Alexander's Biography


Alexander The Great biography

(356-323 B.C.) ...was king of Macedonia and one of the greatest generals in history. He conquered much of what was then the civilized world. Alexander brought Greek ideas and the Greek way of doing things to all the countries he conquered. This great general and king made possible the broadly developed culture of the Hellenistic Age.


Alexander was born in Pella, Macedonia, the son of Philip of Macedon, who was an excellent general and organizer. His mother was Olympias, princess of Epirus. She was brilliant and hot-tempered. Alexander inherited the best qualities of both his parents. But he was even more ambitious than his father. He wept bitterly when he heard of Philipís conquests and said, " My father will get ahead of me in everything, and will leave nothing great for me to do." Alexanderís mother taught him that Achilles was his ancestor, and that his father was descended from Hercules. Alexander learned by heart the Iliad, a story about the deeds of Achilles. He carried a copy of the Iliad with him, and Achilles became Alexanderís model Even as a boy Alexander was fearless and strong. He tamed the beautiful and spirited Bucephalus, a horse that no one else dared to touch or ride. Later, this famous steed carried him as far as India, where it died. Alexander then built the city of Bucephala on the Hydaspes River in memory of his beloved horse. Philip was so proud of Alexanderís power over the horse that he said, "O my son, seek out a kingdom worthy of thyself, for Macedonia is too little for thee."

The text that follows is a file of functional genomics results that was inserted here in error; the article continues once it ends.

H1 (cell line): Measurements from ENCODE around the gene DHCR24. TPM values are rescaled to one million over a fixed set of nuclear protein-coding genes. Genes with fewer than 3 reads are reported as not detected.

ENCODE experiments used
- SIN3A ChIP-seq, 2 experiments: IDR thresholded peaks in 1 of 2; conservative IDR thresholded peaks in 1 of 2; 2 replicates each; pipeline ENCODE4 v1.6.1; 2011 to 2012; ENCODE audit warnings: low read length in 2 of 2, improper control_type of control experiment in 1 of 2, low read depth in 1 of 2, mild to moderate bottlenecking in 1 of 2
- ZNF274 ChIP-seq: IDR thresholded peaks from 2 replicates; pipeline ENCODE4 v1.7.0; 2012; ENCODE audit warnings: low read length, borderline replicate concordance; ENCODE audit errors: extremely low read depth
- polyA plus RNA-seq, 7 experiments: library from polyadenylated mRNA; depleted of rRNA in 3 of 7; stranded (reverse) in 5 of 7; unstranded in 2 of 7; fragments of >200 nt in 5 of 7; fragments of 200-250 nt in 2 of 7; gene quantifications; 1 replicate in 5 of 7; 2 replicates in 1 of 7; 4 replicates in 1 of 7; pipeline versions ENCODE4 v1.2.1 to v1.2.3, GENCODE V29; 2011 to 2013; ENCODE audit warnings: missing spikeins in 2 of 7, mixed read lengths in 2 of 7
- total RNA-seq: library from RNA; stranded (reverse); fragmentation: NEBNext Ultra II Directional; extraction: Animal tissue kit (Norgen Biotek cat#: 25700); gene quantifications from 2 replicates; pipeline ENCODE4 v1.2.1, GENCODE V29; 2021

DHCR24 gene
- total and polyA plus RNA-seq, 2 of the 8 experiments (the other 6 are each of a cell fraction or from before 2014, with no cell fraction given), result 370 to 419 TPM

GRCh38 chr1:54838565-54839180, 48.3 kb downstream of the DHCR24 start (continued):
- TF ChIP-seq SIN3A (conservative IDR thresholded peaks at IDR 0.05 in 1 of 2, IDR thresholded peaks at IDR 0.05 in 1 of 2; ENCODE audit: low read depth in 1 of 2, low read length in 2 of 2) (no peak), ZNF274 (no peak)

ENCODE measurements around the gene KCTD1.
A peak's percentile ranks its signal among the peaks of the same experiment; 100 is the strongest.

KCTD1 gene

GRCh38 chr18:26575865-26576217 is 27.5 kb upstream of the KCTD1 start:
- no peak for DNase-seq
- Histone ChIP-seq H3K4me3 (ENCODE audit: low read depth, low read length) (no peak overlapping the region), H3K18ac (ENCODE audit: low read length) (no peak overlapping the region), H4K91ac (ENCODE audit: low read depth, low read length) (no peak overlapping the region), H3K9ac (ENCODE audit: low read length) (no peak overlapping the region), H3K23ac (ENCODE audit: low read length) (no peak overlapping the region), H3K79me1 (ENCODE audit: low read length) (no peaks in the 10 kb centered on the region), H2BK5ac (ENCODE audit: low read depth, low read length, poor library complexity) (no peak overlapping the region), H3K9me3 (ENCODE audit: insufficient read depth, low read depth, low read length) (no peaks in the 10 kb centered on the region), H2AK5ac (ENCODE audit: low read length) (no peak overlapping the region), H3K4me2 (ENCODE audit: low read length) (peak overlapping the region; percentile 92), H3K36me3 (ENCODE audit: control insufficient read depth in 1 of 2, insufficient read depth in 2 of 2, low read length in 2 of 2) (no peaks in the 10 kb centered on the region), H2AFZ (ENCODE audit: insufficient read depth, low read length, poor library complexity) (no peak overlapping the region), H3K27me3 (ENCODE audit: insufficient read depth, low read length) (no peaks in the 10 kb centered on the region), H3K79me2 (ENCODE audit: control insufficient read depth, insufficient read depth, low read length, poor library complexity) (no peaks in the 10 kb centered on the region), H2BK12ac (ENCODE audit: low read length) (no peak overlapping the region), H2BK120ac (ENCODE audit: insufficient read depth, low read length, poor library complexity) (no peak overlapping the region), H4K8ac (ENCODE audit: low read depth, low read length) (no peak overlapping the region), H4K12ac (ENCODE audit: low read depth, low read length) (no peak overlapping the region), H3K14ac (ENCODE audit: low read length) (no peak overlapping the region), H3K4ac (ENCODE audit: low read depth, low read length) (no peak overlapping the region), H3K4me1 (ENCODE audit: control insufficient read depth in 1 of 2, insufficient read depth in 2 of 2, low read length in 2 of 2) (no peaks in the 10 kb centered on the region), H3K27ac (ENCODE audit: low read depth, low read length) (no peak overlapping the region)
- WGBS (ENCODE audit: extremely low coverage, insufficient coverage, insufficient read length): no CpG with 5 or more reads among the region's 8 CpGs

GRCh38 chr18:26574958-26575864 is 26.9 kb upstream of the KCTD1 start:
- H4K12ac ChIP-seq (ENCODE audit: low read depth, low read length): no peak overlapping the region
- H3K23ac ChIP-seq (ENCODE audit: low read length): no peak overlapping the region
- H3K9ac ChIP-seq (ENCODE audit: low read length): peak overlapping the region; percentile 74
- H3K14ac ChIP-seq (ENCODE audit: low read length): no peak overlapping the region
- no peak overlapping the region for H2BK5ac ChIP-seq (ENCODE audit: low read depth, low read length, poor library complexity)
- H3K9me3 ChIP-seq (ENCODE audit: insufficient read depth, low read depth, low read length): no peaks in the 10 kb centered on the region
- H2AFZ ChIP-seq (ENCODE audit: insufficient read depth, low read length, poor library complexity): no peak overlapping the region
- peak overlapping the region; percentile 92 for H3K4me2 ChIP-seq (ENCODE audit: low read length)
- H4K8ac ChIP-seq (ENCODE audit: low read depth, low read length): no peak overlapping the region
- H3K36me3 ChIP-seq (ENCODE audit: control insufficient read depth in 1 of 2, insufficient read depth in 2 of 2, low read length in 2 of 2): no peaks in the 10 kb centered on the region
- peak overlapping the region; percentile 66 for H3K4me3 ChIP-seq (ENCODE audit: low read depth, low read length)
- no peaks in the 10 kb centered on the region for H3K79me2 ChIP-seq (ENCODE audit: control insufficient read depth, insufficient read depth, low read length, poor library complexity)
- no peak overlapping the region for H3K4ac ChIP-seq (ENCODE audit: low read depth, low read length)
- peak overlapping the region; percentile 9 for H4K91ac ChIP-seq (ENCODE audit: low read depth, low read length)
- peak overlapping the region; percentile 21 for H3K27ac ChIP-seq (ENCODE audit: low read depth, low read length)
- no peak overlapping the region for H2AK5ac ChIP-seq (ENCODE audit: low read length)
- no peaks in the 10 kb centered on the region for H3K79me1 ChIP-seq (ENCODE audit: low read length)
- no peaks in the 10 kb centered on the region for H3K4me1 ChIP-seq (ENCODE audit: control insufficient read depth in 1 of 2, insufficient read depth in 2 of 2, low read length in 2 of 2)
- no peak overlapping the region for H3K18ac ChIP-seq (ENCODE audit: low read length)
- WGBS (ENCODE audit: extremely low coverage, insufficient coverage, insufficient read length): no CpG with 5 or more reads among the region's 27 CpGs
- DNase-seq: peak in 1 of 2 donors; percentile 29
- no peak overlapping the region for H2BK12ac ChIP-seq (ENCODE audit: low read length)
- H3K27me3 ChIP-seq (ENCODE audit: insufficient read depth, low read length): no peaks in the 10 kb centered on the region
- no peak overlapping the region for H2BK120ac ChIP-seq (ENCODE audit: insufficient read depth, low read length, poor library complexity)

When Alexander was 13 years old, he became the pupil of Aristotle. He was always eager to learn. Aristotle inspired the talented youth with a great love for literature. He took part in sports and daily exercise to develop a strong body. Aristotle also inspired in Alexander a keen interest in other countries and races of people, and in animals and plants. Alexanderís education was not all from books. He talked with ambassadors from many foreign countries, and with other noted persons at his fatherís court. When he was only 18, he commanded part of Philipís cavalry at the battle of Chaeronea. Alexander also acted as his fatherís ambassador to Athens.

Alexander was 20 when he became king of Macedonia. The Greek other states had grown restless under Macedonian rule. While Alexander was away making war on some barbarian tribes in the north, someone spread a story that he was dead. The people in the city of Thebes revolted and called upon the people of Athens to join them. Alexander soon appeared before Thebes with his army. His soldiers stormed the city. Every building in Thebes was destroyed, except the temples and the house of the poet Pindar. About 30,000 inhabitants were sold into slavery. Alexanderís action broke the spirit of rebellion in the other Greek states.